How the brain decides

In making a decision, our brains operate like a bookie’s computer, weighing the actions of others in the same way that we learn from our mistakes in order to calculate the odds, according to a recent study. Neuroscientists observing brain activity in a group of volunteers say the results challenge conventional theories about how and where decisions are formed in the brain.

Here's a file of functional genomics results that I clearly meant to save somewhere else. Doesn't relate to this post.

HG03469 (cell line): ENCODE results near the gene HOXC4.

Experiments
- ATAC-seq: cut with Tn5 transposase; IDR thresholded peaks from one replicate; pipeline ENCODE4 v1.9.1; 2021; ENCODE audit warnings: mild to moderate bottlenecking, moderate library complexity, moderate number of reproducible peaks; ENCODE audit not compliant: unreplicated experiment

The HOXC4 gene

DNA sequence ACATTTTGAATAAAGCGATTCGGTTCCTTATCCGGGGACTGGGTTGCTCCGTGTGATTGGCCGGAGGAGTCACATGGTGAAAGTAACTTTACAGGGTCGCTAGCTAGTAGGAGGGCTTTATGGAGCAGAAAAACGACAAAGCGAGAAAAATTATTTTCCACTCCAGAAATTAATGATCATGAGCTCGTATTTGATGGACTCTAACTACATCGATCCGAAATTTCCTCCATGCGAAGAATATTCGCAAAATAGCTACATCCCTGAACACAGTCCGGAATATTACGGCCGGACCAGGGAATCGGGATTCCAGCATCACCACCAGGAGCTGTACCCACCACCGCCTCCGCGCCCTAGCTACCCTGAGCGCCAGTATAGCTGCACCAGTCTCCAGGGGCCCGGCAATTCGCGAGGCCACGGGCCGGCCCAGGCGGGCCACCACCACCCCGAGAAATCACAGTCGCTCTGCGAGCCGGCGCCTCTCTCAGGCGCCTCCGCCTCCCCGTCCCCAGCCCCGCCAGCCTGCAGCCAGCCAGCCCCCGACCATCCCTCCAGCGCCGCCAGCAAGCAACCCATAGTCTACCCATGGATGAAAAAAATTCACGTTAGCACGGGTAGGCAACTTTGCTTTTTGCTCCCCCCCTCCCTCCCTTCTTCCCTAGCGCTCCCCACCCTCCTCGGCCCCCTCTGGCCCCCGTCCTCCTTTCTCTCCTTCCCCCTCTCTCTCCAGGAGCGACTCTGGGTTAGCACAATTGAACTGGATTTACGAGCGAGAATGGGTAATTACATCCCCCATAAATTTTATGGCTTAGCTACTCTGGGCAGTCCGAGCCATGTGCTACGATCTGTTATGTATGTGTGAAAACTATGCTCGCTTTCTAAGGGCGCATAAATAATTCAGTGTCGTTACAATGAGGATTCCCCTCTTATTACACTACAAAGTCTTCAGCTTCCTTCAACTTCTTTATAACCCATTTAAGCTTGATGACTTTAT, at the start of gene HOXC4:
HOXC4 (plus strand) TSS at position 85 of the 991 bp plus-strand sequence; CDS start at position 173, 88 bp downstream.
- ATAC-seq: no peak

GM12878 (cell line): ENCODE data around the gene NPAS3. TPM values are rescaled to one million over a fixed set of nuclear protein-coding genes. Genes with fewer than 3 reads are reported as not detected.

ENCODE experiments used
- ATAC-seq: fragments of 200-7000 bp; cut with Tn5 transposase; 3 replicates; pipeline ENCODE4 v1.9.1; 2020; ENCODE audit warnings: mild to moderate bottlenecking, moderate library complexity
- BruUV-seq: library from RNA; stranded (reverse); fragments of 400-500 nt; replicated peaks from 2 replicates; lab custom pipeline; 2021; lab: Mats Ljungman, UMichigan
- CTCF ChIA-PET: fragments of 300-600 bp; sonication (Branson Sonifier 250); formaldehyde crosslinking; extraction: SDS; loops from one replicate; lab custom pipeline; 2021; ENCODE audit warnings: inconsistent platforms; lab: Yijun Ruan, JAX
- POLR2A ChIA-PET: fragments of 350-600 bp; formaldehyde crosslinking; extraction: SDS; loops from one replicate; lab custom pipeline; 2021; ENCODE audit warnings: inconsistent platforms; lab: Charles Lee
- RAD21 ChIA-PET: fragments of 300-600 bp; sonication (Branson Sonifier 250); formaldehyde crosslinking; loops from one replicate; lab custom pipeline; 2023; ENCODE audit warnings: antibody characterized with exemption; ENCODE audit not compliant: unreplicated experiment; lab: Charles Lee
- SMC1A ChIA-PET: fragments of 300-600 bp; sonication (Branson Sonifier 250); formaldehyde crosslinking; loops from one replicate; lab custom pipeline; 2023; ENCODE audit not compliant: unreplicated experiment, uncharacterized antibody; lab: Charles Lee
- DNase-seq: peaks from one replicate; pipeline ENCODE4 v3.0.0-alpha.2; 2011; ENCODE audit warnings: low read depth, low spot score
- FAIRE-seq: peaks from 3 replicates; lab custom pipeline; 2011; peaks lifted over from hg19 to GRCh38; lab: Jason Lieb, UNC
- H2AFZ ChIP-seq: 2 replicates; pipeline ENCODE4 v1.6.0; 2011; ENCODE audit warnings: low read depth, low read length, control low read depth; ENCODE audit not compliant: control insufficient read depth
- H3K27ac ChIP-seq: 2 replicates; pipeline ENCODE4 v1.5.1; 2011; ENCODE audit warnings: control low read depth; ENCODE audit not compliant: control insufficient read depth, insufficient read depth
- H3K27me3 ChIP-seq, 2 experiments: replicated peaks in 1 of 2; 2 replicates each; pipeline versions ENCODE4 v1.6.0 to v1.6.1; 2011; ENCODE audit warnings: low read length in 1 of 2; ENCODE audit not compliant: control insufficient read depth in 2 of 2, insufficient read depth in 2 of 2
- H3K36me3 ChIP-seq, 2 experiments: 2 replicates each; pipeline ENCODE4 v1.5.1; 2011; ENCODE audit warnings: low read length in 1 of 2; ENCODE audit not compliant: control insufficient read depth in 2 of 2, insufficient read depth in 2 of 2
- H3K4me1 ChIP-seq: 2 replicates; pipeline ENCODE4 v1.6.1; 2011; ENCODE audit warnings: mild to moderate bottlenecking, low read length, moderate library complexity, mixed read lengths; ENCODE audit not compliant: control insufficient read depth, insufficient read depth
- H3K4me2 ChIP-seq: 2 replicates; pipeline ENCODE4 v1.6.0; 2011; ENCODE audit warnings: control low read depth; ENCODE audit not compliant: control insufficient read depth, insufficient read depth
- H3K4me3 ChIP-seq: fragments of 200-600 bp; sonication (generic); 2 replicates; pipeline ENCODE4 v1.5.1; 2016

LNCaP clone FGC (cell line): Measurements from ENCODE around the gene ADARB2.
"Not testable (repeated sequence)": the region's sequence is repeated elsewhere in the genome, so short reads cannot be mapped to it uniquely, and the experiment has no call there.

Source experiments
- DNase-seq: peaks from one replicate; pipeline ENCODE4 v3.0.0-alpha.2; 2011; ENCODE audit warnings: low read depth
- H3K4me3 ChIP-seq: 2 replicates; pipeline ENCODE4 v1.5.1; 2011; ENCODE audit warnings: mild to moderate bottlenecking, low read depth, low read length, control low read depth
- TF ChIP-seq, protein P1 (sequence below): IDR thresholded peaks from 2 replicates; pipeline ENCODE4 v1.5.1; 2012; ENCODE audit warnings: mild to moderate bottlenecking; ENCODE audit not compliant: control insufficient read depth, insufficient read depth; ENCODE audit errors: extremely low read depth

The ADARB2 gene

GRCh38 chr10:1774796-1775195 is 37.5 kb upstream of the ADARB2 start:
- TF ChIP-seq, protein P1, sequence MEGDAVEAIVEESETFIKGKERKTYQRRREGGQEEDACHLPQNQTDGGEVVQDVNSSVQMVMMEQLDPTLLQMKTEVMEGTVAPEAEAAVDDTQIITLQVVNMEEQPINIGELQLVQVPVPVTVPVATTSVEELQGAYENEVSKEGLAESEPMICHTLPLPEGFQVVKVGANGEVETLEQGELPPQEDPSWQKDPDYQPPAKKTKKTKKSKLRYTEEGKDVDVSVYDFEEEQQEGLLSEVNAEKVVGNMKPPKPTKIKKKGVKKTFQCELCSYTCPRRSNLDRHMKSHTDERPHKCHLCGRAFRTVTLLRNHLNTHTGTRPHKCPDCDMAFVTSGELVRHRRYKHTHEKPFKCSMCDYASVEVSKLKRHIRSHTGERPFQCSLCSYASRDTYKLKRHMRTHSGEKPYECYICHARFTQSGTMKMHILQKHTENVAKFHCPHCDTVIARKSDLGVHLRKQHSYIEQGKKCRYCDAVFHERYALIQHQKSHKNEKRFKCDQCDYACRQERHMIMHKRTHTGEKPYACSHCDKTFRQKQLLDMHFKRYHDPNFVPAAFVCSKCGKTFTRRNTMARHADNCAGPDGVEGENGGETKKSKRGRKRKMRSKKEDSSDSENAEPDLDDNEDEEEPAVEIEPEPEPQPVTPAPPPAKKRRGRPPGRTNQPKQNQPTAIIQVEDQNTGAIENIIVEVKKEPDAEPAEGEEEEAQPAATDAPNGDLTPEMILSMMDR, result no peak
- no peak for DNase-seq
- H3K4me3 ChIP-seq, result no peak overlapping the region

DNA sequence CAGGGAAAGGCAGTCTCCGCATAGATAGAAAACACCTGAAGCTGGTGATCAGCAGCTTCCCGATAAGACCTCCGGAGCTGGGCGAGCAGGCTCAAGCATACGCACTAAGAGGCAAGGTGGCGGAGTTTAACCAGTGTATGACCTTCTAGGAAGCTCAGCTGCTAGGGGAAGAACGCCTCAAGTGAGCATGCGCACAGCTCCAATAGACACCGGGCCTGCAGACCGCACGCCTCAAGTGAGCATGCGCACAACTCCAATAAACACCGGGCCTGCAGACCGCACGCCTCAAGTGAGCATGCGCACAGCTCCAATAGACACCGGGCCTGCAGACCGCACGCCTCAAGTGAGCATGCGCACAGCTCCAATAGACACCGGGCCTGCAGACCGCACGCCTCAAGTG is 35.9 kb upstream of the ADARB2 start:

Earlier research on the neural mechanisms of decision-making found that the brain processes two separate streams of data: one is based on our own experience and our record of success or failure in similar circumstances, based on trial and error; the other flows from the fact that we are social animals, and that we are influenced by what others do and say. Most scientists had assumed that the neural underpinning of this second kind of learning was more complex than the first, but the new study suggests that in both functions, the brain uses the same basic computational mechanism.


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